All children who were examined as part of the Singapore Cohort Study of the Risk Factors for Myopia (SCORM)18 during the 2006 visit (participation rate = 79.6%) were included in the analyses. A total of 1249 participants (614 boys and 635 girls) of the 1570 aged 11 to 20 years (mean age 13.7 years) who were asked to participate in the 2006 visit were included in the current study. The mean age was significantly lower for participants (mean age 13.7 years) than non-participants (mean age 14.2 years, p<0.001). There was also a significantly higher proportion of boys among the participants (58.7%) than among non-participants (49.0%, p = 0.003). There was also a significantly lower proportion of ethnic Chinese among non-participants compared with the participant group, p = 0.003.
This research followed the tenets of Declaration of Helsinki. Informed consent was obtained from parents of subjects, and written informed assent was obtained from the teenage children. This study was approved by the Singapore Eye Research Institute (SERI) Institutional Review Board (IRB).
Outdoor activity questionnaire
Each participant completed the outdoor activity questionnaire at the study site. Total outdoor activity was defined into two categories, outdoor leisure and sporting activities. The number of hours spent per day was recorded separately for each category. Separate recordings were also taken for school weekdays and school weekends. Outdoor leisure included playing in the backyard/immediate neighbourhood or walking/strolling in the neighbourhood and activities performed away from the neighbourhood, such as at a park. Sporting activities such as athletics were recorded. Questions also determined whether the sporting activities took place outdoors or indoors.
The average number of outdoor activity hours per day was calculated using the formula: (hours spent on weekday)×5+ (hours spent on weekend day)×2)/7. The total outdoor activity was defined as the sum of outdoor leisure and outdoor sporting activities. Outdoor leisure alone, outdoor sports alone, indoor sports alone and total sports were also assessed separately.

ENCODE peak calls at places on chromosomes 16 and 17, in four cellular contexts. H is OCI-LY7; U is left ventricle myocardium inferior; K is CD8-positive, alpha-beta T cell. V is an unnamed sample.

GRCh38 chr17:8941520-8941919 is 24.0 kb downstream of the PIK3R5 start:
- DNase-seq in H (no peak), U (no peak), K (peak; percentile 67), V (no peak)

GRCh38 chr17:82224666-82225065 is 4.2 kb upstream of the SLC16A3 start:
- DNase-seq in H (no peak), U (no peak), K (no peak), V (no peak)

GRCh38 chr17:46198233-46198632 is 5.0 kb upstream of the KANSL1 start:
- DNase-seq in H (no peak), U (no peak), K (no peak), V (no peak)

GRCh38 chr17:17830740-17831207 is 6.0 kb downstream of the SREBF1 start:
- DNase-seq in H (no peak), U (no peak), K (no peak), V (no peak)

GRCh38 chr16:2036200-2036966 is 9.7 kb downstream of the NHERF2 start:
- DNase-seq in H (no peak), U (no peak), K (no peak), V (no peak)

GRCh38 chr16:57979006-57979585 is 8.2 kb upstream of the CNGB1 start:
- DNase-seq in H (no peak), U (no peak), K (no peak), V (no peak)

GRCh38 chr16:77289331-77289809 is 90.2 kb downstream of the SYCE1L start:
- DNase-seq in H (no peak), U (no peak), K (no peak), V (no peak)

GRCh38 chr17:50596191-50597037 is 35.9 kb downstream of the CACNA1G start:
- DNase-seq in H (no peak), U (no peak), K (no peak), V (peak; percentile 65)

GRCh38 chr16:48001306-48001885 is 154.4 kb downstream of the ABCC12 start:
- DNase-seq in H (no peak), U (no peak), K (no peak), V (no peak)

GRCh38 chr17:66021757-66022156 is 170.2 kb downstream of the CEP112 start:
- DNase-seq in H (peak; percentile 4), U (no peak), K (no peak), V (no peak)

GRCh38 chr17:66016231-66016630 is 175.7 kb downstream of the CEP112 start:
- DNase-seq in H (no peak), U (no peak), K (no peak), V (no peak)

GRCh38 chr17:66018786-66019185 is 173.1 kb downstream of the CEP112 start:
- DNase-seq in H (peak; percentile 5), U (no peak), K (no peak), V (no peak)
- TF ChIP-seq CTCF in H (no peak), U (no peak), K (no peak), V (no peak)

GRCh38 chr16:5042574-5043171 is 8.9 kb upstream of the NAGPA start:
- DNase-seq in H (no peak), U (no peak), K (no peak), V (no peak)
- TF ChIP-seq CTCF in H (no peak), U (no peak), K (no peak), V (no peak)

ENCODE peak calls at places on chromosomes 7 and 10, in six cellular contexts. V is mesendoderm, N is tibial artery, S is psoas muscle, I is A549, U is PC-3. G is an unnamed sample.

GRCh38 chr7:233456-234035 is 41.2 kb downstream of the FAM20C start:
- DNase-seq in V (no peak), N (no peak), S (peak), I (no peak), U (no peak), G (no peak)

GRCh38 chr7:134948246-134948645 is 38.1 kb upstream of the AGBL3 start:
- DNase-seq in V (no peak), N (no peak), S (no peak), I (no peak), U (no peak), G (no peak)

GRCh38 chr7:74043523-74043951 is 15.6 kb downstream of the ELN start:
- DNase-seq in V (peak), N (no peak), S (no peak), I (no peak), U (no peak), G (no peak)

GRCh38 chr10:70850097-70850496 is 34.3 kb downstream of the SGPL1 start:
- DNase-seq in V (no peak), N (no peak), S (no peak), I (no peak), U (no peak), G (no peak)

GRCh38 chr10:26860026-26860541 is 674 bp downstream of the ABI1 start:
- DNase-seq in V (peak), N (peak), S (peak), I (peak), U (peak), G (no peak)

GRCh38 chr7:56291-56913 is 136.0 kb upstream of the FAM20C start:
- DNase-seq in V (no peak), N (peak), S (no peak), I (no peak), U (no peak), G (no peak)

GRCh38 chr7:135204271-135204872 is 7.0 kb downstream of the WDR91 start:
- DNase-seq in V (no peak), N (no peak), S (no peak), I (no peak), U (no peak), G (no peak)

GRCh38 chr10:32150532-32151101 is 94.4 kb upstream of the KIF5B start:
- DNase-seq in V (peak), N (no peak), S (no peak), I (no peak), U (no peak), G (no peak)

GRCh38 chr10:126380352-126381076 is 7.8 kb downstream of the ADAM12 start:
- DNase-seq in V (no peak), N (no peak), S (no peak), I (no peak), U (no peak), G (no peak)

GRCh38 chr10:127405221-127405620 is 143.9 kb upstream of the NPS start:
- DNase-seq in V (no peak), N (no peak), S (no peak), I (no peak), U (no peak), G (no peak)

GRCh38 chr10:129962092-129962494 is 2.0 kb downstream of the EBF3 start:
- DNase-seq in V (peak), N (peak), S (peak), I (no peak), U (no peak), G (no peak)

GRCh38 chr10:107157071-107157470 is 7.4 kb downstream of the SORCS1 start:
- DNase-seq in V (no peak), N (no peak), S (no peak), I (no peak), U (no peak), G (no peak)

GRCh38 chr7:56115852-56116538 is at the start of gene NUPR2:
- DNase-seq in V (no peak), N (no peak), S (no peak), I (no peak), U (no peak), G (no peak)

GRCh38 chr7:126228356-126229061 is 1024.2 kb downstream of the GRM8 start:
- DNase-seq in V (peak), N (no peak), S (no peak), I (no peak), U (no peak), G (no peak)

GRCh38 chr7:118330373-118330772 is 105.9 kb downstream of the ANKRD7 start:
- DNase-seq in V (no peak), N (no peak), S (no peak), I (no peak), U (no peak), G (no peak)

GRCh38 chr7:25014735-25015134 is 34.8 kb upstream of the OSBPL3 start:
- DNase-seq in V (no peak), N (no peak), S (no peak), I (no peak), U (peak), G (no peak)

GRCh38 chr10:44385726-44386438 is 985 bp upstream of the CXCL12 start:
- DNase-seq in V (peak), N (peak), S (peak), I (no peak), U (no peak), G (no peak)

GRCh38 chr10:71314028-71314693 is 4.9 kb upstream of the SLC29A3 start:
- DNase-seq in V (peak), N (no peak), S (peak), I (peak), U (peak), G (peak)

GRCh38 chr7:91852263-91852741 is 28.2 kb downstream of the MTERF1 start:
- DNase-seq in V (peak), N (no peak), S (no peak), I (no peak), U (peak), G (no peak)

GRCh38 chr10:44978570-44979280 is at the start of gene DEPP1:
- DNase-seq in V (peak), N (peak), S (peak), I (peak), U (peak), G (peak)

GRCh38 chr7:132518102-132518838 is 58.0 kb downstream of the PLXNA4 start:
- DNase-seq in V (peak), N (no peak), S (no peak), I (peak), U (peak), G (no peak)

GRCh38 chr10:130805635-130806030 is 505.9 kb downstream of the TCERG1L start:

Cycloplegic refraction and biometry measures
Cycloplegia was achieved using three separate instillations of 1% cyclopentolate at 5-minute intervals. Refraction was obtained using a table-mounted autorefractor (model RK5; Canon, Tochigiken, Japan). Axial length (AL) measurements were obtained using contact ultrasound biometry (Echoscan model US-800, probe frequency 10 mHz; Nidek, Tokyo) by trained staff.
The intelligent quotient (IQ) was assessed using the non-verbal Raven Standard Progressive Matrix test.20 Near work activity was defined as the number of books read per week. Education was categorised as no formal education, completed elementary school leaving examination, completed high school, completed junior college or polytechnic diploma, or completed tertiary education.
Data analysis and definitions
Myopia was defined as a spherical equivalent (SE) of at least −0.5 dioptres (D). Multiple logistic regressions were performed with the presence of myopia as a dependent outcome variable, and the hours per day of outdoor activity as the main independent variable, adjusting for other covariates. Two-way interaction effects between outdoor activity and gender, outdoor activity and parental myopia, outdoor activity and nearwork activity, outdoor activity and IQ level, outdoor activity and father’s education, and outdoor activity and ethnic group were evaluated. Multiple linear regression was performed first with SE and then with AL as the dependent variable, and outdoor activity as the main covariate and other confounders as other covariates. The area under the curve was constructed using logistic regression models, and the difference between the fit of different curves was assessed using the log likelihood test. Statistical software Statistical Analysis System (SAS), version 9.1 and R 2.6.1, was used with the significance level set to be 0.05.